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Inside A Beatmaker's Harvard Class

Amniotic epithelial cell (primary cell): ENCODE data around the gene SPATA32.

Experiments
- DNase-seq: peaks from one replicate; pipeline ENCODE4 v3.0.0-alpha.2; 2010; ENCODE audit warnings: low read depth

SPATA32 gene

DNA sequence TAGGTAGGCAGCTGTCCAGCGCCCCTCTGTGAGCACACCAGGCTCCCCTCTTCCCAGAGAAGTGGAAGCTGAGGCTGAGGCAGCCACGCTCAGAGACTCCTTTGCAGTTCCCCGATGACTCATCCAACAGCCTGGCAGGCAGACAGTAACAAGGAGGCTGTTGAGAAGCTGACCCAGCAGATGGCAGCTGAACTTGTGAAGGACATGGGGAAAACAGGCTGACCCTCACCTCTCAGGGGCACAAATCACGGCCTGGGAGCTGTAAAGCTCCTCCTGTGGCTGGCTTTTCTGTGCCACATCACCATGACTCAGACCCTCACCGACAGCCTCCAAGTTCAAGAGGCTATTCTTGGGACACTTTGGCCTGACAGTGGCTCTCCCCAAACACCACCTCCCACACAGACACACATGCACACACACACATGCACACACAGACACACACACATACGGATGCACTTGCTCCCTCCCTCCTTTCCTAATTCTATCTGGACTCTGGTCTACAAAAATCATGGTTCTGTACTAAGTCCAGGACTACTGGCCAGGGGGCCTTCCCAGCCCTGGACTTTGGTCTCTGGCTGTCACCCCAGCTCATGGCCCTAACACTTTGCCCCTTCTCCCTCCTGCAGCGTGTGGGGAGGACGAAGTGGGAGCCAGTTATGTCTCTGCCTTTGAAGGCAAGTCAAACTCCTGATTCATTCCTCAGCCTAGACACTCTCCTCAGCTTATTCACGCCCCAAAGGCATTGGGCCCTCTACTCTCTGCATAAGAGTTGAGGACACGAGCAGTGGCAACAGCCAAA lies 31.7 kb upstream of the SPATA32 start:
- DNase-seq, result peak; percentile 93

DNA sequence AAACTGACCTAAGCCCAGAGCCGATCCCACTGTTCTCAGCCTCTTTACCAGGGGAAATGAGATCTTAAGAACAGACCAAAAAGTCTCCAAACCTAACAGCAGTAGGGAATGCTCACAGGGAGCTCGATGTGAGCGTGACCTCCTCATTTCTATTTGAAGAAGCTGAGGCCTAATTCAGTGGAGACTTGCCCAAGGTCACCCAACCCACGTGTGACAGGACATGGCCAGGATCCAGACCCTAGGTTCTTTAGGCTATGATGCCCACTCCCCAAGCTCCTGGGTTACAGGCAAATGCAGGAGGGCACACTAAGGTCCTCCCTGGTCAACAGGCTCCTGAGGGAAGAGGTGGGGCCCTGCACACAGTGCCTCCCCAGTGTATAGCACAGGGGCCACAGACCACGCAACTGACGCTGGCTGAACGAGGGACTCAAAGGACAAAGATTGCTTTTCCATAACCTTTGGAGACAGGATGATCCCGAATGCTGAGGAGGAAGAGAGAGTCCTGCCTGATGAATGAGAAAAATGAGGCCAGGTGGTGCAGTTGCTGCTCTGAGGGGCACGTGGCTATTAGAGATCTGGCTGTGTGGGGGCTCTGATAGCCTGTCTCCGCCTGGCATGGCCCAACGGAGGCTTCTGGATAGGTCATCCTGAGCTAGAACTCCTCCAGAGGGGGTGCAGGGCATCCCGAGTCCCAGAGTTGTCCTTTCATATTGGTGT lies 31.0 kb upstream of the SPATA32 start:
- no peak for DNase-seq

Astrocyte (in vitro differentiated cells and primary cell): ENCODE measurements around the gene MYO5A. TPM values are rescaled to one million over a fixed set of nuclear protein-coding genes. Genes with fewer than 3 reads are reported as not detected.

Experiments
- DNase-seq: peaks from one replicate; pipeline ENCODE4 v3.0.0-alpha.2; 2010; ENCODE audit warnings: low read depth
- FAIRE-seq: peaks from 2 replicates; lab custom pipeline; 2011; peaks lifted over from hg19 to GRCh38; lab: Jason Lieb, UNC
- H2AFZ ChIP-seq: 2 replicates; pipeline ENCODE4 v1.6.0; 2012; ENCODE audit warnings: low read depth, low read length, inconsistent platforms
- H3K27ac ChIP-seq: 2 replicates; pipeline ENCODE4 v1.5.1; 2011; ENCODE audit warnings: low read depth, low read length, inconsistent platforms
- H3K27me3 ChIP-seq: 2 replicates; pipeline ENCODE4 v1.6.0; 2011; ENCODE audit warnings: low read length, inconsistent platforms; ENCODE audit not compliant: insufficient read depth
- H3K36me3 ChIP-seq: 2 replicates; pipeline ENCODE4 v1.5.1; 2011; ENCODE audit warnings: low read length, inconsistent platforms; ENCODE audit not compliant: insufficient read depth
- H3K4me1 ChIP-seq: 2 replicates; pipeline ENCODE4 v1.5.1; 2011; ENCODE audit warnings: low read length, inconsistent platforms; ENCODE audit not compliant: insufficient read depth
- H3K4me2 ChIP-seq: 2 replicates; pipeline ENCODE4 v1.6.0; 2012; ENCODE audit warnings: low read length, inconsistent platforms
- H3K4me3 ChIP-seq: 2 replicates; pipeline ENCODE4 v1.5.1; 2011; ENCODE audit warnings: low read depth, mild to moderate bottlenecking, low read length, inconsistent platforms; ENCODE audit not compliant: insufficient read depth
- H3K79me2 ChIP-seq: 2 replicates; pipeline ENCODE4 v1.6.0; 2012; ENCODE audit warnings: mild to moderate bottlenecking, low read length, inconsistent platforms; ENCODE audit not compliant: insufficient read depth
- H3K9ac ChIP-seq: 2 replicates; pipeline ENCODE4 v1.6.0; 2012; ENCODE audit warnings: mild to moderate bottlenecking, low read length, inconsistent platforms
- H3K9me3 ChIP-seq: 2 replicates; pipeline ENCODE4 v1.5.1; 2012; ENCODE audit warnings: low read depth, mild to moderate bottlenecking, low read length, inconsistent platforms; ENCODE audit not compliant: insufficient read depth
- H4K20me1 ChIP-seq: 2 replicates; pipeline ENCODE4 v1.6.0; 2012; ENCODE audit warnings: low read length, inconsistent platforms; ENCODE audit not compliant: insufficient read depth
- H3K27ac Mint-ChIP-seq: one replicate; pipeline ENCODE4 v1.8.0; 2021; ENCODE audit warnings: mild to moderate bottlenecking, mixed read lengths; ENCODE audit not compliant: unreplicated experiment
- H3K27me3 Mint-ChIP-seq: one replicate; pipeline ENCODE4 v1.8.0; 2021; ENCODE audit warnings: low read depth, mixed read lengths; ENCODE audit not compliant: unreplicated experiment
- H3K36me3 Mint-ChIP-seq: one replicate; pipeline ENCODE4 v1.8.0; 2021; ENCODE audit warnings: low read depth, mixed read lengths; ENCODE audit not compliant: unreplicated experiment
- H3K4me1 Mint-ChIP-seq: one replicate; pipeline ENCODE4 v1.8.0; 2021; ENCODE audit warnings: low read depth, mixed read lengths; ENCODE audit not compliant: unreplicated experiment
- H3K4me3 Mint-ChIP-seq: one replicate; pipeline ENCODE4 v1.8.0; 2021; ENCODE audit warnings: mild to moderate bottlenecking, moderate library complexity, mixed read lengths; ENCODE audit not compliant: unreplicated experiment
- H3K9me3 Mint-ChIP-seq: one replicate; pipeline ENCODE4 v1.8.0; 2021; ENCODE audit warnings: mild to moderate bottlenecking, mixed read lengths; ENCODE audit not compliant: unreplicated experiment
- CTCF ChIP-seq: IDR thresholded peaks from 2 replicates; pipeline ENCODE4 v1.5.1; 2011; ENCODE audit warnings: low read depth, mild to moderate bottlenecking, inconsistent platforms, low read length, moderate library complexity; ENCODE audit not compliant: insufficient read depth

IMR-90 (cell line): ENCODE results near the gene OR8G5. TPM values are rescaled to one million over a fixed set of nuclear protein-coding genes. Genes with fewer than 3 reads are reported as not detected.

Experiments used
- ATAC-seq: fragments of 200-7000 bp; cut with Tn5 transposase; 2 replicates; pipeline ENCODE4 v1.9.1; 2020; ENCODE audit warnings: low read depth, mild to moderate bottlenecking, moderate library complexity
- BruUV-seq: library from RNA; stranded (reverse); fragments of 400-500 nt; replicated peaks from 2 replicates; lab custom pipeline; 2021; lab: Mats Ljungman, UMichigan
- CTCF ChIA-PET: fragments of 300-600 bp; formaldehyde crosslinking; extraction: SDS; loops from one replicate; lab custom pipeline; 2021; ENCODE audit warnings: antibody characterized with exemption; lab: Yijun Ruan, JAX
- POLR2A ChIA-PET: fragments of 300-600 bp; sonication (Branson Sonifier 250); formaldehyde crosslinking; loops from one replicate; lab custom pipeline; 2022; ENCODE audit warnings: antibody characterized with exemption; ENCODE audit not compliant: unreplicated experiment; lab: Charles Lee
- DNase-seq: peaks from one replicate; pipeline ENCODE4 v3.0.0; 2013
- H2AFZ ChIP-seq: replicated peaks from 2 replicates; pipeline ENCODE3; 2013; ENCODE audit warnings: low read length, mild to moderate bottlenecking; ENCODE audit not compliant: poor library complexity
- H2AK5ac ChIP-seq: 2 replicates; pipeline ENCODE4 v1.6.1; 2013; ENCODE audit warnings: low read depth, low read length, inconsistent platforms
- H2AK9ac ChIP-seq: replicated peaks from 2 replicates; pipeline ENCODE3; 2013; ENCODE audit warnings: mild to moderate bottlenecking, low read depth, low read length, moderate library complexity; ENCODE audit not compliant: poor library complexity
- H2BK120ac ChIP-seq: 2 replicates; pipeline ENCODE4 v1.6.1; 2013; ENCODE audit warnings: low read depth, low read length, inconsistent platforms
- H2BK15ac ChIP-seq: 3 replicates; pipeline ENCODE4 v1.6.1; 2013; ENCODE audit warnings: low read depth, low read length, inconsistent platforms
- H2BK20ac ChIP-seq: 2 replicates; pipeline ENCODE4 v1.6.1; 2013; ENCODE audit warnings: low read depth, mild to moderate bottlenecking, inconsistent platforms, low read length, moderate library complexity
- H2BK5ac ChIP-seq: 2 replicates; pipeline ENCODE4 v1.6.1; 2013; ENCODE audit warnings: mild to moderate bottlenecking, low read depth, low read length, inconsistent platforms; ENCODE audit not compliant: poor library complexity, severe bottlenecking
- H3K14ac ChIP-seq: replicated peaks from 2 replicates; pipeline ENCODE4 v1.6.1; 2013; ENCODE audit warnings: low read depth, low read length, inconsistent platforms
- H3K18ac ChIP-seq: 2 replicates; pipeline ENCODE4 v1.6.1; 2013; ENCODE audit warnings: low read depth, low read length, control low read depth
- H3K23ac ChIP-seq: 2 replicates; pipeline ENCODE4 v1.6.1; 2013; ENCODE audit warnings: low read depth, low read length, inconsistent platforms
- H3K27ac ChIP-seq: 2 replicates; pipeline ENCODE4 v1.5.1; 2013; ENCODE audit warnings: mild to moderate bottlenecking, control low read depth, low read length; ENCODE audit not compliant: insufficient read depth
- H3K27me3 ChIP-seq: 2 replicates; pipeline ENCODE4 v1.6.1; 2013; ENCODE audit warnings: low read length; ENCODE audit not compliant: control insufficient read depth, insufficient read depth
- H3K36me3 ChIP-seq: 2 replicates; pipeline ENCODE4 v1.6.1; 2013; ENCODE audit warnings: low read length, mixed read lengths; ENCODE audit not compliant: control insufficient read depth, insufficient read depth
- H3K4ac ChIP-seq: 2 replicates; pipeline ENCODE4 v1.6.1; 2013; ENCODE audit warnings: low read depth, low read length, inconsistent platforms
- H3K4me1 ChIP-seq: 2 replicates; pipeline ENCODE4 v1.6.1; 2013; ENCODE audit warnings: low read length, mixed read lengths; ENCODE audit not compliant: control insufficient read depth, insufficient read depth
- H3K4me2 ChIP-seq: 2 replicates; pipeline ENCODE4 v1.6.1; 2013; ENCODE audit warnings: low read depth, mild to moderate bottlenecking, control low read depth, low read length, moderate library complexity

Hip hop was born back in the early 1970s, around the same time college students were graduating with new majors in Feminist Studies, Environmental Studies and Black Studies. Initially seen by much of academia as marginal at best, PC at worst, those subjects are now considered conventional. Filmmaker Kenneth Price grew up with hip hop, and noticed that over the past decade, a number of prestigious institutions had taken an interest in and were studying hip hop with the same rigor as other disciplines. "I was curious about this field of hip-hop studies," Price says. "I wasn't aware of the depth that was happening at these Ivy League schools, and was kind of amazed that no one had made a film of it yet." So he did by following Patrick Douthit, or 9th Wonder, as he's professionally known, to Harvard. 9th spent the 2012-2013 academic year as a Harvard Fellow, teaching at the Hip Hop Research Institute. It's part of the W.E.B. Du Bois Institute, often billed as the most comprehensive collection of African and African-American studies in the country. At the film's outset, 9th confesses it was an unlikely scenario, "Nobody from hip hop was supposed to go to Harvard without a degree," he says. "Nobody. To do anything." #FullNewsAudioAvailable #NPR


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